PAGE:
Sponsored Guest Blog
To mark British Science Week we have a guest blog from Dr Lucy Catto, a mum, scientist, STEM Ambassador and owner of Mini Professors Norwich.
Does your toddler sometimes drive you crazy with their constant “Why?” questions? Is it me or do they seem to have an uncanny knack of asking them at the most inconvenient moment like when you are trying to stop dinner burning or signing for a parcel at the door? My youngest recently asked me why we have 10 toes and not 8. This is a brilliant question, but it didn’t feel like it when it was shouted into my ear at 4 am!
As frustrating as their constant thirst for knowledge can be it is clearly something we should celebrate and encourage. Children are born scientists due to their natural curiosity and as a parent and a STEM Ambassador one of my main hopes is that they don’t stop asking questions because a great scientist is simply a child in adult clothing! Scientists question things all the time and have a child-like curiosity about the world around them. Taking a step back and viewing the world through a toddler’s eyes is fascinating and is probably why I love my job at Mini Professors so much!
Next time your toddler asks “Why..?” try to encourage them to come up with possible explanations (a hypothesis). Even if you haven’t got a clue what the correct answer it doesn’t matter – the important thing is that your little one is coming up with ideas (and often their suggestions show amazing insight or are simply hilarious!)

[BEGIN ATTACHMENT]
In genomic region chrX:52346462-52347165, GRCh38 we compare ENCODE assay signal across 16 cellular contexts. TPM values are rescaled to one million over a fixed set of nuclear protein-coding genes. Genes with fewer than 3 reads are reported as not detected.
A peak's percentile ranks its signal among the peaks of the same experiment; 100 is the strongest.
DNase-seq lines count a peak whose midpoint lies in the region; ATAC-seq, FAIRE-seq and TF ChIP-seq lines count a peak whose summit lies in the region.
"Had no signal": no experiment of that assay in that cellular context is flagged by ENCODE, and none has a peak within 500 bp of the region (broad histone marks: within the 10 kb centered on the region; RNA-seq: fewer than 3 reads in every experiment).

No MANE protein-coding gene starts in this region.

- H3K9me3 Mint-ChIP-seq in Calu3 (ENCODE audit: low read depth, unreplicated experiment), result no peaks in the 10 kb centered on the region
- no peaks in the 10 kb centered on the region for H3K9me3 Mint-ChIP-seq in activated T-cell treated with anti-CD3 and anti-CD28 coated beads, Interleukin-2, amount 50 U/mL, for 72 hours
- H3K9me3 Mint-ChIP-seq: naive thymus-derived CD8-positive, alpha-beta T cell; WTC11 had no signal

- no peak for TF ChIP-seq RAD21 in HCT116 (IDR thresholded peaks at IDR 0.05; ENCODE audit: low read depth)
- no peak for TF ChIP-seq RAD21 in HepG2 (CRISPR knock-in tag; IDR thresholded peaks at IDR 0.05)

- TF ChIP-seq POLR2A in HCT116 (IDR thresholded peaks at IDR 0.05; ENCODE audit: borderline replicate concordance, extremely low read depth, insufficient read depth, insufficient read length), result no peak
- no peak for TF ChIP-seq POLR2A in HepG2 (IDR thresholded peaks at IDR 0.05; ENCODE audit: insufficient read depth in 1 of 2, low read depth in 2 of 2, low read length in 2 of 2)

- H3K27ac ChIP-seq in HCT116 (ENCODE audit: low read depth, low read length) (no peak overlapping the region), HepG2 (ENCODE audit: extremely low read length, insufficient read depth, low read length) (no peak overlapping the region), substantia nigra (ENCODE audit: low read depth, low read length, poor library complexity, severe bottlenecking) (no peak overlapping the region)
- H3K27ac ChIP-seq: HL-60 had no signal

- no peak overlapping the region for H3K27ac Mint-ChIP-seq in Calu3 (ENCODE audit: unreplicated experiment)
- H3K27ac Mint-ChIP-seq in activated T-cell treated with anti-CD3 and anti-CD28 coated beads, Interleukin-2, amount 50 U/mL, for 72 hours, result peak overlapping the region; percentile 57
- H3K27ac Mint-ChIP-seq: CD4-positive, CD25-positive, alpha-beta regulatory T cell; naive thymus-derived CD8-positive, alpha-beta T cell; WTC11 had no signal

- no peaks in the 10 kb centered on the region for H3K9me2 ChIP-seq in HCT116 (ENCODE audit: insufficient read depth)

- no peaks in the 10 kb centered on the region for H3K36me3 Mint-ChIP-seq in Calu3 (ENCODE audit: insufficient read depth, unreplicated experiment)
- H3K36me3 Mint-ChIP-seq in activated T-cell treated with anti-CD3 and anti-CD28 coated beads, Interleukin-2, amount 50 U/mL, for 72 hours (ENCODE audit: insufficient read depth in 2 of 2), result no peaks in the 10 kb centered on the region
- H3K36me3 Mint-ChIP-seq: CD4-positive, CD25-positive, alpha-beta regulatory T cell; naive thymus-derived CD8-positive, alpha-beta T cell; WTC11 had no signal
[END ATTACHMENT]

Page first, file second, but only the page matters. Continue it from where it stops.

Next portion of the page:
As for why we have 10 toes, it seems that no-one really knows but this opened up a great discussion about evolution over breakfast (once my caffeine had kicked in!)
Here’s a colourful experiment for you to enjoy together during Science Week:
1 piece of kitchen roll
1 washable black felt tip pen
1 clear plastic cup or glass
- Fold a sheet of kitchen roll in half to make a rectangle
- Draw a line along one of the long edges of the paper approximately 1 inch from the edge
- Roll the paper into a tube with the ink on the outside
- Pour a small amount of water into the glass (approximately 1 cm)
- Place the tube of paper gently into the glass and watch what happens!
Black ink is made up of a mixture of colours and the colours separate out through a process called Chromatography. The inks that like the paper stay near the bottom whilst the ones that love the water (the mobile phase) move up to the top.
At Mini Professors we cover over 80 different topics including Space, Dinosaurs, Electricity, Chemical Reactions and much more. Each lesson is packed full of experiments, singing, videos, stories and lots of fun.
We run weekly classes for 2-5 year olds and monthly Saturday and holiday specials. We also run nursery and Home Ed sessions and a Schools Programme for EY and KS1.
EXCLUSIVE OFFER Book a Mini Professors class between March 1st 2019 and May 31st 2019 and you will receive a voucher to get one adult and child into the Sea Life centre for just £7.50 (gate price is normally over £30!)
Find us on Facebook and Instagram